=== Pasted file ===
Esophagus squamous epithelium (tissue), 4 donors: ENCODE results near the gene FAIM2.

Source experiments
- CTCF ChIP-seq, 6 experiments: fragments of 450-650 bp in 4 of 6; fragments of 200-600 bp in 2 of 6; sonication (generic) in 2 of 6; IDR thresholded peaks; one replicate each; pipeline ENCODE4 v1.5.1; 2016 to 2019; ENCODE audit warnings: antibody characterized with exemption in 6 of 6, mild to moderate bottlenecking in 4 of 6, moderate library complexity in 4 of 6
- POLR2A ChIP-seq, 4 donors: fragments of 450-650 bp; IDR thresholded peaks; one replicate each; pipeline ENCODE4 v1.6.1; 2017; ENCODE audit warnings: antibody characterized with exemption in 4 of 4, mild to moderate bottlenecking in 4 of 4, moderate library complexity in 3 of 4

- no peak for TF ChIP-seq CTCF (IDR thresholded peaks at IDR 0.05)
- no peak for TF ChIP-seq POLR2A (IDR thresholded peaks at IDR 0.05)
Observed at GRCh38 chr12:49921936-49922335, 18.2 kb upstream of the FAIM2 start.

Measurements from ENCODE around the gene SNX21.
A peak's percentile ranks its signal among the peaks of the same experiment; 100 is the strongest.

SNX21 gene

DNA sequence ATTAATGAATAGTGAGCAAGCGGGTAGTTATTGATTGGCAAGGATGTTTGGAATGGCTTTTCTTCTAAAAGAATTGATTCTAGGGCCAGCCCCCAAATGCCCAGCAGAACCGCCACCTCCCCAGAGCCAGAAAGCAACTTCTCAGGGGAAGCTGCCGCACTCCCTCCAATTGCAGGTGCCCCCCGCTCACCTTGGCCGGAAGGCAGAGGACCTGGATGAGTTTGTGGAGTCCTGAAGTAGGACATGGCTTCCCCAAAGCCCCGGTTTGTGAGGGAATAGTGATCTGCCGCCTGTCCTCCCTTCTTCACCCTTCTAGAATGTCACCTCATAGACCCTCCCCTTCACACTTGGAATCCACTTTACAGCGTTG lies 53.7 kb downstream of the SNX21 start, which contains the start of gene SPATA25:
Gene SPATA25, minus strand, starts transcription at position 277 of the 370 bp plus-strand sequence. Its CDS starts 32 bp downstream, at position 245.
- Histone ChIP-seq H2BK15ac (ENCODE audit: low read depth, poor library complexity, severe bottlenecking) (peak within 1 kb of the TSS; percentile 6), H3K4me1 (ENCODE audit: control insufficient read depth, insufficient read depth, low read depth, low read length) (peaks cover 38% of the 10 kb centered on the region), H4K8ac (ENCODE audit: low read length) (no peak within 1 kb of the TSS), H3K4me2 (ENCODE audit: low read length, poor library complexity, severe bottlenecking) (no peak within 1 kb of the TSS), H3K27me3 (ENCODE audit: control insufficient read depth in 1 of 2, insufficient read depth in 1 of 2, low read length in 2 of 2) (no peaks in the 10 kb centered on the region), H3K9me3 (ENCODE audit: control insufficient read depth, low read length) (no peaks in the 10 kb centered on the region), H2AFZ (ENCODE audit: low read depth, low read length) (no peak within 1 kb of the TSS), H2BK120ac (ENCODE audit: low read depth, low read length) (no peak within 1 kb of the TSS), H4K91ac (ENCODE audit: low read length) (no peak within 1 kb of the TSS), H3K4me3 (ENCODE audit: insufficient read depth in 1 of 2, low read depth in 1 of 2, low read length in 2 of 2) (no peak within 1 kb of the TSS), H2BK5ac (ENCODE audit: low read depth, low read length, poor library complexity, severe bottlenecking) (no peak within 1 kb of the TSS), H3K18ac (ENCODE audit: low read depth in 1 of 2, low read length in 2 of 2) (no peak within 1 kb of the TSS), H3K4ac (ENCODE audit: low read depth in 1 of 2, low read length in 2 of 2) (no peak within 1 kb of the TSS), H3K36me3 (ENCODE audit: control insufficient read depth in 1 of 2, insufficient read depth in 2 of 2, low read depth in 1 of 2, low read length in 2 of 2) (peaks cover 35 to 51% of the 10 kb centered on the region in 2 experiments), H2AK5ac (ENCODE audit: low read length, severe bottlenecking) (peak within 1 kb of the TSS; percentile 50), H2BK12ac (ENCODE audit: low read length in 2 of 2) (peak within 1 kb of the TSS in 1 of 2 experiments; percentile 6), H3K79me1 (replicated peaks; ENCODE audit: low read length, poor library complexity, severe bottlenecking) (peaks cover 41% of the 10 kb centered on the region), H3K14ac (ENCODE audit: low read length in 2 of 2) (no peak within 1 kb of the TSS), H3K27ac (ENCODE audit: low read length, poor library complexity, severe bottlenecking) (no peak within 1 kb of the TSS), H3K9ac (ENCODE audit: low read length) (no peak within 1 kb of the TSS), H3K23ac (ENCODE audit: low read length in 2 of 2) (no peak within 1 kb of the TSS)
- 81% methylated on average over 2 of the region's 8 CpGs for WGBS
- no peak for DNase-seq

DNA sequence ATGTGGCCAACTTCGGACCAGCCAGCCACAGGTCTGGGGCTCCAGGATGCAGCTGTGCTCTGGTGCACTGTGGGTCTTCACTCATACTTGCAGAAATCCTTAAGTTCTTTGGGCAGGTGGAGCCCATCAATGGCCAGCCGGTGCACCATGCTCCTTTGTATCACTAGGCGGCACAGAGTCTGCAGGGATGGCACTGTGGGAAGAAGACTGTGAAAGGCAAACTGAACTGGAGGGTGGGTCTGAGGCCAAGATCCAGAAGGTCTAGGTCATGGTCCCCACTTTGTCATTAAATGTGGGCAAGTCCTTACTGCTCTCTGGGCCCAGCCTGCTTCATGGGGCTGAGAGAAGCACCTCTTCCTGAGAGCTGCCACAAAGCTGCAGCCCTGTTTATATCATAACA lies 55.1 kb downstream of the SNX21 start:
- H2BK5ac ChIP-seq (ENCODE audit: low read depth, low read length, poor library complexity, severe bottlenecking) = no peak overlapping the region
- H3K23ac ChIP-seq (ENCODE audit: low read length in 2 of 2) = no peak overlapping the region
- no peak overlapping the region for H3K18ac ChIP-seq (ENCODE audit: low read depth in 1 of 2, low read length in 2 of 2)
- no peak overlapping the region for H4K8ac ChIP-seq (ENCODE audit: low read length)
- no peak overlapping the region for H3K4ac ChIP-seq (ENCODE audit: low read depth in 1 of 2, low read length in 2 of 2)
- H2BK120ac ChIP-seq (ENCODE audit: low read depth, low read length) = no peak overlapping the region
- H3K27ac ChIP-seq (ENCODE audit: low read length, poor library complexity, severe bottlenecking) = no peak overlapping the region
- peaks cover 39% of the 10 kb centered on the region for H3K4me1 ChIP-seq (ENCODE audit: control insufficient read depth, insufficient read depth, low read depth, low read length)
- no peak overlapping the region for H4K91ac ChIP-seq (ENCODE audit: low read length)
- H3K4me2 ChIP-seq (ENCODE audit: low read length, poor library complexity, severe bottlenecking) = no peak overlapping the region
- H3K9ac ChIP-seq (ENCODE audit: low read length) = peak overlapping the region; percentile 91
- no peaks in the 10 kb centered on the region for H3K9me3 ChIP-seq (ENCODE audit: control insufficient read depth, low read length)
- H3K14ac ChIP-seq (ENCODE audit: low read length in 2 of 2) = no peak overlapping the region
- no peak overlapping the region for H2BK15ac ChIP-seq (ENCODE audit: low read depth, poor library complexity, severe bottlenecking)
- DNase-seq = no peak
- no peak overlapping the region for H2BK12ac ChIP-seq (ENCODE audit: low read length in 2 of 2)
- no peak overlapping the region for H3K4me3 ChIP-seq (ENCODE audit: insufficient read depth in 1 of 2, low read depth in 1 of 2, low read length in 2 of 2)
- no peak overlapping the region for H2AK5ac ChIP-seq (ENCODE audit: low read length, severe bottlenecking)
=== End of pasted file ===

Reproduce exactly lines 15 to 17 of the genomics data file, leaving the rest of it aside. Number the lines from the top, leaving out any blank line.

- no peak for DNase-seq

DNA sequence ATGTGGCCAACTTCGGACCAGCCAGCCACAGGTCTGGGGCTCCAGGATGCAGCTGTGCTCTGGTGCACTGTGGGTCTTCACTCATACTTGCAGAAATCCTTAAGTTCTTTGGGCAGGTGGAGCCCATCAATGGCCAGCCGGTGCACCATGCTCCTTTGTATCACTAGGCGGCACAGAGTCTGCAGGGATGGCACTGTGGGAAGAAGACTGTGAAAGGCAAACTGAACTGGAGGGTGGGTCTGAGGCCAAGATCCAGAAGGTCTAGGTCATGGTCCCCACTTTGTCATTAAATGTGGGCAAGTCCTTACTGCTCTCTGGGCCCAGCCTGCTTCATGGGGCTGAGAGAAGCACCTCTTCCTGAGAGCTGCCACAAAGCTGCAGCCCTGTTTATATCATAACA lies 55.1 kb downstream of the SNX21 start:
- H2BK5ac ChIP-seq (ENCODE audit: low read depth, low read length, poor library complexity, severe bottlenecking) = no peak overlapping the region